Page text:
How do you wage war? How do you define it? War is usually described as an organized struggle between human populations, but over the past half-century the term has been extended to cover a variety of exercises. Lyndon Johnson declared a War on Poverty in the 1960s. Richard Nixon declared his own War on Drugs a decade later. Now we have Donald Trump, who, after assuring us for weeks that COVID-19 was just another flu and nothing much to worry about, showed up on March 18 to declare himself a war president.
A war president has to have a war, but Trump’s crusade doesn’t have a name. His Surgeon General, however, has likened the situation to Pearl Harbor, a conflict indelibly impressed on us by the image of eight sinking battleships. It seems a bit awkward to declare war on a virus, an organism a hundredth the width of a human hair and visible only under a microscopic. How do you beat what you can’t see, especially when you have no weapons?
Nonetheless, no one seems to dispute Trump’s claim that we are indeed at war, a war that could potentially cost us more lives than all the ones we’ve ever fought on conventional battlefields. More exactly, what Trump proclaimed — since anything that happens is always about him — was that he was a war president, the implication being that our country is at war. So, I’d like to take him at his word, and evaluate his performance against two major players in history’s greatest war to date.
In invoking Hitler and Stalin, who fought each other for the majority of World War II, I do not mean to put Donald Trump in their class. Hitler conquered most of Europe and was responsible for the deaths of tens of millions. Stalin, with millions of deaths on his own hands, defeated him. I am sure Donald Trump does not want anyone to die. But his response to the COVID-19 crisis has already cost lives, and will cost more still. Mine or yours could be among them. Hence, I feel the comparisons are useful.
Joseph Stalin, unlike Trump, was a prescient man. He lived through World War I, in which millions of Russian lives were lost in a conflict with Germany that ended in a humiliating peace which took years of postwar struggle to undo. Stalin believed that a new war with Germany was inevitable, and that without an all-out effort to industrialize Russia it would be helpless in that war, and the Soviet Union would be destroyed. He undertook an effort to create an infrastructure capable of sustaining a modern army within a decade, whatever the human cost. He succeeded in this, and the cost was terrible. But he thought to gain more time through a non-aggression pact with Hitler, and perhaps to divide Eastern Europe with him as Tsar Alexander I had hoped to do a century before with Napoleon. This was an illusion. Ignoring intelligence pressed on him by Britain and the United States, he was caught unprepared for Hitler’s assault in June 1941. Although the Red Army held after severe initial losses, Russia lost millions of military and civilian lives as a result.
Stalin learned his lesson. Although he kept strategic control of the war, he left operational decisions to his commanders. And he won.
Hitler was discharged from his military service in World War I as a corporal. He believed himself destined for greatness, and his early successes confirmed to him his conviction. He gained control of Germany, the most powerful nation in Europe; annexed Austria and Czechoslovakia through sheer bluster; and, when Poland defied him, conquered virtually all of continental Europe in a matter of months. He had done so with daring and thought himself invincible. Thus he overruled the generals who begged him to withdraw his forces from the doomed siege of Stalingrad. He lost 600,000 men, and, with it, the war.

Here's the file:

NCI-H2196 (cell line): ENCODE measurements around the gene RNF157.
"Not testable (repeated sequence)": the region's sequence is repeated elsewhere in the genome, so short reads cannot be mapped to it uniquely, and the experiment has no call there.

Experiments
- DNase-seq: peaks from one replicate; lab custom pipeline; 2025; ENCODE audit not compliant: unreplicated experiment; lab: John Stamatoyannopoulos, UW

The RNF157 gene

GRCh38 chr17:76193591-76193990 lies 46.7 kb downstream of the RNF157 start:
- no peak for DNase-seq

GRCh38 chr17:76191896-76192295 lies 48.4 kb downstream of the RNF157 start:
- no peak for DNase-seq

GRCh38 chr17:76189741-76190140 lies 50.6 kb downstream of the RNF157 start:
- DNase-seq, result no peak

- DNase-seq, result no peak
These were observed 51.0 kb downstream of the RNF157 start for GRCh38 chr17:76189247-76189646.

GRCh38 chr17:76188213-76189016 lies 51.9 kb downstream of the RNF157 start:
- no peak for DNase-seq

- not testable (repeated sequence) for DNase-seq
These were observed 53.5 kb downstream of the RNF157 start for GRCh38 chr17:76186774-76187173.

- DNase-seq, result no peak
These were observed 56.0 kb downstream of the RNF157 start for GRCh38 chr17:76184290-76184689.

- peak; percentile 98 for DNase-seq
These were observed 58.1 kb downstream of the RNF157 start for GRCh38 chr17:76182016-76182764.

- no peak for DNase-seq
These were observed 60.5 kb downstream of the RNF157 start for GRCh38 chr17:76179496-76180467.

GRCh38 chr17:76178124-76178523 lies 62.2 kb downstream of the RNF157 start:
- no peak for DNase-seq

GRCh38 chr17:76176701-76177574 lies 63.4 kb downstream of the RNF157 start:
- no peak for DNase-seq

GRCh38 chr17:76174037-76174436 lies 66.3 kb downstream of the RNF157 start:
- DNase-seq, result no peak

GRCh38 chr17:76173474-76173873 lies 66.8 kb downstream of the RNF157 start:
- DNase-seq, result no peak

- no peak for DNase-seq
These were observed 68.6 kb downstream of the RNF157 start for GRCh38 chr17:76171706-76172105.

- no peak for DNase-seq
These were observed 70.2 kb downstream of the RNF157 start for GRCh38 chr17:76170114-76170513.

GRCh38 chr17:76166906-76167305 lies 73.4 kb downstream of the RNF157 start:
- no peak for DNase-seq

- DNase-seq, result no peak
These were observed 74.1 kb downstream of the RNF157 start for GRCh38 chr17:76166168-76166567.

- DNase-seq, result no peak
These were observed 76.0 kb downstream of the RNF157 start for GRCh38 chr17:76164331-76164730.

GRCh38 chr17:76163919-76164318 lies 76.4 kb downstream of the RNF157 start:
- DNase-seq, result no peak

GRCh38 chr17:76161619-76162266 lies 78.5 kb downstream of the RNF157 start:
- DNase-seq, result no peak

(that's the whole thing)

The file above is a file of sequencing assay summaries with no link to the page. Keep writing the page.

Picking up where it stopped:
Donald Trump has to this point made the catastrophic mistakes of both Stalin and Hitler in his “war,” and more. Stalin was caught off guard by Hitler’s attack, his borders unsecured and his army dispersed. He had, though, his “stockpile,” an industrial infrastructure built virtually from scratch and capable of competing with the best of German technology — his tanks were actually better. This capacity, and Russia’s vast spaces, enabled the Red Army to withstand its first shocks and to slowly regain the offensive.
America has no offensive weapons against the novel pathogen COVID-19 and it can only hope to develop effective vaccines as quickly as possible. But its defensive stockpile, from masks and testing kits to ventilators, was woefully inadequate, and precious weeks have been lost to producing and distributing supplies. There is still no effective coordination for this, with state governors left to compete with each other for life-saving necessities on unregulated “markets.” There is no national policy on social distancing; only a president who suggests we all celebrate Easter Sunday in crowded churches, who touts unproven remedies that, wrongly taken, can potentially kill, who undercuts competent scientific authority daily and boasts he knows as much about medicine as anyone, who devotes his time to checking his Facebook ratings and settling political scores. Hitler never screwed up the Eastern front more. The only thing lacking in the chaotic court at the White House is an astrologer, and that is only because Trump knows more about astrology than anyone else, too.
We will survive COVID-19. We will perhaps begin to realize that viral outbreaks and pandemics are going to be more frequent in our crowded and interconnected world, and that only a prepared and coordinated global response can cope with them. We will need a similar response to climate change if we want anything resembling a civilization to survive the next century or two.
First, though, we need to survive Donald Trump.